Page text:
What ever happened to teachers who taught a SUBJECT and not a test?  I remember in the 50’s in third grade, we learned about Switzerland and made cheese in the classroom; the next semester, we learned about Mexico and made chocolate.  School was interesting and we learned a lot.  I still remember EVERYTHING I learned about both those countries.  Can you imagine if we used this same type of teaching for ALL subject.  Bored children act up in class, and teaching to a test is not the way to motivate bored children.  Also, passing them just because they can pass a test is also not a motivation for future education.  School used to be fun!
Additionally, it seems to me that it would be smarter to throw MORE money at schools that were failing to help them excel in the future than to throw money at good schools, who are already doing their jobs.  Why do we punish the below-grade schools rather than go in, provide money to fix the problems, and let them go on to excel?  It’s a little backwards to my way of thinking.  Aw, for the good old days of school…..things were SO much more interesting than they are now…no wonder kids don’t want to learn!  Rote learning is BORING!!!

Scott Griffith

Sep. 14, 2011, 10:31 a.m.

Born and raised in the US, now retired after teaching for thirty years in local public schools in Scotland.  First reaction to this:  where’s teacher autonomy gone?  If I selected a novel for my English department to teach - yes, it was my choice - and a parent complained - which happened a few times - that, say, controversial language appeared in it, I thanked the parent for his/her interest but gently explained that I was the one with the expertise here, it’s why I was appointed, and nothing more was said.  I was backed up.  Second reaction:  what happend to testing what pupils write down rather than on what boxes they tick?  Third reaction:  idea to save lots of money for the school system:  boycott the people who devise and sell all these tests.  They’re not teachers, they’re businessmen.  Their main interest is profit, not teaching.  They’ve no more business in the classroom than do preachers.

Part of the disastrous Bush legacy.  Is our voters learning?

Tom if you notice every state have different procedures, the point of the articles is some stats take it seriously and try to prevent cheating, others don’t care. 

Max, the bush legacy is great, having kids tested isn’t a good idea.  If anything it shows teachers know they can’t teach so they spend their time trying to prep the kids for the test and then if all else fails just cheat.  If you pass a law that says I must get a drivers license to drive, and I cheat on the test and get a drivers license, does that mean drivers license are a failed idea?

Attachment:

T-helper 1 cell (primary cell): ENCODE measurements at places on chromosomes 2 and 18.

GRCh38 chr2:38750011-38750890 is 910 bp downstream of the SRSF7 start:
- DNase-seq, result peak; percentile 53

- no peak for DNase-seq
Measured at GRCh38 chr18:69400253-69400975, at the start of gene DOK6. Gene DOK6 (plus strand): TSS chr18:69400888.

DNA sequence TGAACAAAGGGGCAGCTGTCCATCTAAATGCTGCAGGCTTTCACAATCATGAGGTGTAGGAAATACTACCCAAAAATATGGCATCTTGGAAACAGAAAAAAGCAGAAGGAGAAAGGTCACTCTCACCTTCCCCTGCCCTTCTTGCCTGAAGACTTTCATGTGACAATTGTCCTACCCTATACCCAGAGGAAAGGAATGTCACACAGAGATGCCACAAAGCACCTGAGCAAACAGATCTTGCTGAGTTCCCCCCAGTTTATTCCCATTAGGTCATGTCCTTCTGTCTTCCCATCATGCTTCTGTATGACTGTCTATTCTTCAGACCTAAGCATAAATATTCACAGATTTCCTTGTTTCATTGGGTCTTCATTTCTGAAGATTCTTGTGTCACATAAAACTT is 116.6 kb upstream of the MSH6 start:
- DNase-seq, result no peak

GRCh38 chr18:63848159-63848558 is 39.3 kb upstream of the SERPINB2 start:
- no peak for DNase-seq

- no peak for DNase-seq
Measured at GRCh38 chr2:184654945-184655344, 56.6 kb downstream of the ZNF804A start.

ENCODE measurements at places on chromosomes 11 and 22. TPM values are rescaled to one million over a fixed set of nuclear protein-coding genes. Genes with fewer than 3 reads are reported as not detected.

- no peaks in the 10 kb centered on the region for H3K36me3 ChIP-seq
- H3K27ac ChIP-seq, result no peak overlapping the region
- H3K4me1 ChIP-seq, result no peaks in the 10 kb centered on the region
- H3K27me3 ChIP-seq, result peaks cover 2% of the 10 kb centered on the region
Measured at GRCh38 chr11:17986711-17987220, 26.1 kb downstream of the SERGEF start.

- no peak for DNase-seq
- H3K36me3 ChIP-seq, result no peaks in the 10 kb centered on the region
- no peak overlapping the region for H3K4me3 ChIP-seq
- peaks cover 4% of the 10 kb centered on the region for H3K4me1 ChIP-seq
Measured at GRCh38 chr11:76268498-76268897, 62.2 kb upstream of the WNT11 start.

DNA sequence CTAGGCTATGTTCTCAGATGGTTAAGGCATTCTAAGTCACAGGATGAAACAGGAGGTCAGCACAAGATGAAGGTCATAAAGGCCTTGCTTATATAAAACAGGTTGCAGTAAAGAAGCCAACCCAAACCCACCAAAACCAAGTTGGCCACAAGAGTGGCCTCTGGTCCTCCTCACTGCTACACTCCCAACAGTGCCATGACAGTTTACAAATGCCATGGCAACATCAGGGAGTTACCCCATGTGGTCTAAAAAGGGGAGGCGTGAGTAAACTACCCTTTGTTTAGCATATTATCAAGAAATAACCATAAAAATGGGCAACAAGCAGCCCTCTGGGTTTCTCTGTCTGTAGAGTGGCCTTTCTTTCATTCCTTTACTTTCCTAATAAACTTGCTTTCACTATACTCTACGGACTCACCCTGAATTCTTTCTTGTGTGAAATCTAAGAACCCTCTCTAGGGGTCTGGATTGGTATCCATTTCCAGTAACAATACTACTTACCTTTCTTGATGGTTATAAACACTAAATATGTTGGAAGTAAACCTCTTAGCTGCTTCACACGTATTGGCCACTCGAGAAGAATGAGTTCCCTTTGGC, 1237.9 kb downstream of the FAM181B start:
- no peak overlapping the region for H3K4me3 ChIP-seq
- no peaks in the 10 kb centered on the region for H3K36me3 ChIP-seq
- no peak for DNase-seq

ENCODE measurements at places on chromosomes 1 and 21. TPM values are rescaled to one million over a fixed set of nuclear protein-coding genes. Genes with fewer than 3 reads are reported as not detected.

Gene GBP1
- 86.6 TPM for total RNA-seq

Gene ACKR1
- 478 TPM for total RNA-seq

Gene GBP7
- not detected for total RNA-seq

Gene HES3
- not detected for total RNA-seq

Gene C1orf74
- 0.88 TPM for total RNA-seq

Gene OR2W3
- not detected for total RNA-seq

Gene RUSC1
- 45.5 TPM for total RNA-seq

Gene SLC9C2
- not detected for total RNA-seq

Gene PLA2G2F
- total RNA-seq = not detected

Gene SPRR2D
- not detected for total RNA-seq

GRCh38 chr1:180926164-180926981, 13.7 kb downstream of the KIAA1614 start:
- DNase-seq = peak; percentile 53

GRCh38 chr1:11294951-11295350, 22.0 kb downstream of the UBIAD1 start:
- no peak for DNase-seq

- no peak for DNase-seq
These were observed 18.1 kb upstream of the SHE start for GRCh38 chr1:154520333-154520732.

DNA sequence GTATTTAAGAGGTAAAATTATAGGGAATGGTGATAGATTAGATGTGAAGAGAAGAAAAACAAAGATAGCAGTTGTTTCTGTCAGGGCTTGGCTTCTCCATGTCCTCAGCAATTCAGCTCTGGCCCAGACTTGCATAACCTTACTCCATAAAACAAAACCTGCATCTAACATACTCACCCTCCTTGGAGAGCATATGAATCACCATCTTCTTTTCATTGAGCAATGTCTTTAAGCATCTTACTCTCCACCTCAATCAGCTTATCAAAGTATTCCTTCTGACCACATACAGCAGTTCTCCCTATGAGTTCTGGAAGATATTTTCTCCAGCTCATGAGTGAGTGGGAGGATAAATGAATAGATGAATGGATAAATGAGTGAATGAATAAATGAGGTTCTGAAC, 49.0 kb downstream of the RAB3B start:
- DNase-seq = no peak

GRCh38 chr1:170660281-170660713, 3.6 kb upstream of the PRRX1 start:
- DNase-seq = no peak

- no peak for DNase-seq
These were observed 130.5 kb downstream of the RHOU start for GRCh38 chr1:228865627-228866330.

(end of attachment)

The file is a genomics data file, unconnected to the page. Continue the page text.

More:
Scott you sound like one of those arrogent incompetant teachers that should of been fired.  You are being paid to teach children, paid for by the tax payers.. If the tax payer complain, you should grow up and do your job. You are clearly what is wrong with our education system. Testing what they write down is is open to interpretation, not useful in a standardize test that needs to compare multiple schools and multiple years…  As a teacher you were in the business of teaching.  Your complaint is based on the belief that business men are less valuable then teachers. lol.  Remember those who can’t, teach.  My chemistry teacher was in the industry for 20 years.  He wanted a nice fat teachers pension so he started teaching and retired after 24 years.  He was by far the best science teacher in the school, perhaps the best teacher period. I was lucky to have him twice.  He taught so well, kids paid attention and learned.  Maybe we need to get rid of professional teachers and qualified educators from the real world. OH and by your logic anything someone sells me is bad.. lol. I bet your little mac computer was sold to you…  I pity you Scott.

john wheat gibson, sr.

Sep. 14, 2011, 12:19 p.m.

If anyone doubted the futility of US education, Mantion’s blather demonstrates it beyond a doubt.

“If anyone doubted the futility of US education, Mantion’s blather demonstrates it beyond a doubt”